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WINGS’ DEMERS WANTS TO STEP ON SOME HEADS

by | Dec 2, 1987 | Detroit Free Press | 0 comments

When I last left Jacques Demers, it was 6 a.m. on a cold spring morning at the Windsor airport. His team, the Detroit Red Wings, had just lost to Edmonton in the conference finals, the end to a gloriously crazy hockey season that had gone further than anyone expected. We had flown all night to get home, and that morning everyone had bleary eyes and scratchy throats and planes to catch, so we said so long, nice job, and scattered.

And now we were meeting again. On a cold December morning before a game with, yes, Edmonton. It was six months later, already into the new season. But it was the same old Demers. He was waiting in a deli with a cup of coffee. He was early. A coach is early for a reporter about as often as President Reagan dances with Janet Jackson.

“Good to see you,” he said, smiling. We ordered some breakfast. He mentioned that after this he had to fly to Toronto to accompany one of his players, Mike O’Connell, who was scheduled for a league hearing on a suspension.

“Doesn’t someone else usually do that?” I asked. “An assistant coach or the GM?”

Demers just shrugged. “Yeah. But Mike has been supportive of me as a player. I want to be supportive of him as a coach.”

Same old Demers. I remember talking last year with Keith Gave, the Free Press hockey writer, about how the hardest part of dealing with this guy is trying not to like him too much. “Sooner or later you’ll have to write something negative,” he said, “and it’ll be tough.”

It will be. And I’ll tell you why. For one thing, the guy is honest. Second, after last season, he told his players: “Don’t get snobby. Remember where you came from.” And they finished under .500.

Besides, what Jacques Demers does to the English language should be bottled.

“When we played Edmonton,” Demers said, “people there didn’t give us a chance. They said we were just a passing stone to the finals.”

A passing stone? Mental toughness Well. With Demers, you get used to funny fits. Tonight the Wings face Edmonton again, the arena will be packed, and memories will wash back of that nutty week in May when everything seemed possible in this hockey town, a once- pitiful team could rise from ashes and challenge for the Stanley Cup. “I like playing Edmonton,” Demers said. “They’re the best. They have mental toughness.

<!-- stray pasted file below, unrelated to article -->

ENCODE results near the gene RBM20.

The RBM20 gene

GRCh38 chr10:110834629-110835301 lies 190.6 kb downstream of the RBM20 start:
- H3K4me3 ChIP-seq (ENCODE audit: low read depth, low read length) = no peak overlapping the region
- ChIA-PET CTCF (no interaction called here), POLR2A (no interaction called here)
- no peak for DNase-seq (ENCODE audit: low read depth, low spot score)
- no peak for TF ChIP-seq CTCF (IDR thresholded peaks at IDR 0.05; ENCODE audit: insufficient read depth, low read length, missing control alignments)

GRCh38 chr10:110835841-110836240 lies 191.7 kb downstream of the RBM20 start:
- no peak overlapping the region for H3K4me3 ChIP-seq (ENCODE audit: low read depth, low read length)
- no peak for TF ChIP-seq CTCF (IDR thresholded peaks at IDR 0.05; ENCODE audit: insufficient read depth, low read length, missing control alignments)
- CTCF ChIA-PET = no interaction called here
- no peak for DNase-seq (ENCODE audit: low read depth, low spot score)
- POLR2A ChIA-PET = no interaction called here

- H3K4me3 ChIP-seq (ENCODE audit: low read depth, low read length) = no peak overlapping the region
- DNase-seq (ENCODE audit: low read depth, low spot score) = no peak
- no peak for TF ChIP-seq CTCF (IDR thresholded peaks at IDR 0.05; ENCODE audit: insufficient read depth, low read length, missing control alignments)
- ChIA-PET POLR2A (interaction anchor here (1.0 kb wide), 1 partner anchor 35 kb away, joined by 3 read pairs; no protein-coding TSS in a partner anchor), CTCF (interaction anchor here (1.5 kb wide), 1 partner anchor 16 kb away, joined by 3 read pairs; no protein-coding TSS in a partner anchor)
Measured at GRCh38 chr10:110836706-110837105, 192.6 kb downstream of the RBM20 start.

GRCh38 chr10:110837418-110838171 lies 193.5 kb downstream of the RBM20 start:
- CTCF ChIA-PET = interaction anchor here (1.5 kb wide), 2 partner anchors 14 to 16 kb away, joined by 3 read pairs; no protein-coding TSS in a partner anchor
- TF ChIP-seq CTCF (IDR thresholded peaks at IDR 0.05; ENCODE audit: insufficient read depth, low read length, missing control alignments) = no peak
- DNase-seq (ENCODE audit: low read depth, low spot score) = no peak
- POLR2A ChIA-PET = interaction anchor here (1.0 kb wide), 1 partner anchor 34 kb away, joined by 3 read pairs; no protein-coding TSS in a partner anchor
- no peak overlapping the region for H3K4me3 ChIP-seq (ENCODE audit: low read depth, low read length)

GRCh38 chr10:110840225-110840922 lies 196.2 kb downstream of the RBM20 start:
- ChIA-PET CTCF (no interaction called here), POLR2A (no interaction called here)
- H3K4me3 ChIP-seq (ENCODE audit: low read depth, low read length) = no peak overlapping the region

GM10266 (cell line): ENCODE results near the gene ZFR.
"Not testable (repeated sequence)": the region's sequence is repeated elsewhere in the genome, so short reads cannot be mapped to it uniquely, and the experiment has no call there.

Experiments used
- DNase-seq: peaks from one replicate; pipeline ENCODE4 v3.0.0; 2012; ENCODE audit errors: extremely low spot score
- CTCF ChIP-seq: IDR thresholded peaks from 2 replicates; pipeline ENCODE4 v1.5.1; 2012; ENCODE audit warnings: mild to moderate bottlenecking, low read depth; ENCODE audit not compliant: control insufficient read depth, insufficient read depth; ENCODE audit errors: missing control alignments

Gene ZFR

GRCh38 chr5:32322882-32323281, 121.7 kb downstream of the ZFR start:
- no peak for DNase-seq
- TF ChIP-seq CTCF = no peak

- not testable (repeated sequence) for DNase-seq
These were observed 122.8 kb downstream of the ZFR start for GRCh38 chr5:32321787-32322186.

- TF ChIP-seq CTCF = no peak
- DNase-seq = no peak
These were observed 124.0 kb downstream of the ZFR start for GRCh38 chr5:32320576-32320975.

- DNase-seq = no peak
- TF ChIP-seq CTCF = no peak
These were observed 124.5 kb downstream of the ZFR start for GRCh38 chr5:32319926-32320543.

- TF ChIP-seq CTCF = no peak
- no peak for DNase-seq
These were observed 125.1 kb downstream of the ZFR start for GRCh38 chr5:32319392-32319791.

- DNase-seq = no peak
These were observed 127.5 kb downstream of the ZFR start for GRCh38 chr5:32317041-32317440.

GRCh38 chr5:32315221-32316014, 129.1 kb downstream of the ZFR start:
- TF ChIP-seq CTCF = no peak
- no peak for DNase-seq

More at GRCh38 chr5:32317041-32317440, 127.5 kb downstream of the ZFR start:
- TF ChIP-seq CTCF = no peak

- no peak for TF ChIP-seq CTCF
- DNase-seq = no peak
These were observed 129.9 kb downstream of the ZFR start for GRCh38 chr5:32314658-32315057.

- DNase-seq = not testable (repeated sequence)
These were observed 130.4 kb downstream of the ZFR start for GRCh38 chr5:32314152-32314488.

“That’s what I’m trying to build here. Mental toughness. I see it happening. Like last week when we’d lost two games at home. I put the players through two hours on the ice, then two hours of meetings, then I made them go back on the ice again. That’s when I watch them, to see if they say ‘Why me?’ Or if they’re still hungry.”

He raised an eyebrow. “Sometimes, you know, you got to step on a few heads.”

“Toes,” I corrected. “Step on a few toes.”

He shrugged. “Well, you know how I learn English, don’t you? By myself.”

I can buy that.

Jacques Demers, droopy face, mustache and funny talk, has become a fixture in this town. He came through Detroit last year as if on magic skates. But last year was last year. “I was at the Tigers game this October when they won their division. And the ovation wasn’t as loud as when we beat the Toronto Maple Leafs (for the Norris Division playoff title). I think it’s because our fans had been waiting so long, while the Tigers had won a championship recently.”

“What did you learn from that?” I asked.

“I learned if we don’t do well this season, we’ll get a kick in the butt from the fans.” Stanley Cup fever

The Red Wings aren’t world beaters. They are barely above .500. We forget that sometimes in this town. We get too excited. And here is why: Demers. I believe he has a bad case of Stanley Cup flu. And I believe it is contagious.

“You know,” he said, talking quickly now, “I dream how it would be to win the Stanley Cup here. . . . I just want to see the face of those kids I pushed to the maximum. I want to see Stevie Yzerman’s face, or Shawn Burr, or Petr Klima . . . or Greg Stefan. I just wanna see Greg Stefan’s face. He’s been here a long time. I just wanna see him say ‘You SOB you.” And gimme a good hard punch in the shoulder. . . .

“Last year, when Edmonton won it, I was doing TV commentary. I saw them celebrating. The first thing I said: ‘Detroit’s gonna win that. We are gonna win that.’ “

“Who’d you say it to?” I asked.

“Myself,” he said.

We checked the time. He was going to be late. “Go on ahead,” I told him. As I reached for my jacket, I glanced at the bottom of my note pad where I had scribbled “step on a few heads.” And I choked down a laugh, really choked it down, because there was no reason to be laughing at that point, sitting there all alone. Then I laughed anyhow. I couldn’t help it. Jacques Demers will probably do great things with this hockey team. And trying not to like him isn’t getting any easier.

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Mitch Albom writes about running an orphanage in impoverished Port-au-Prince, Haiti, his kids, their hardships, laughs and challenges, and the life lessons he’s learned there every day.

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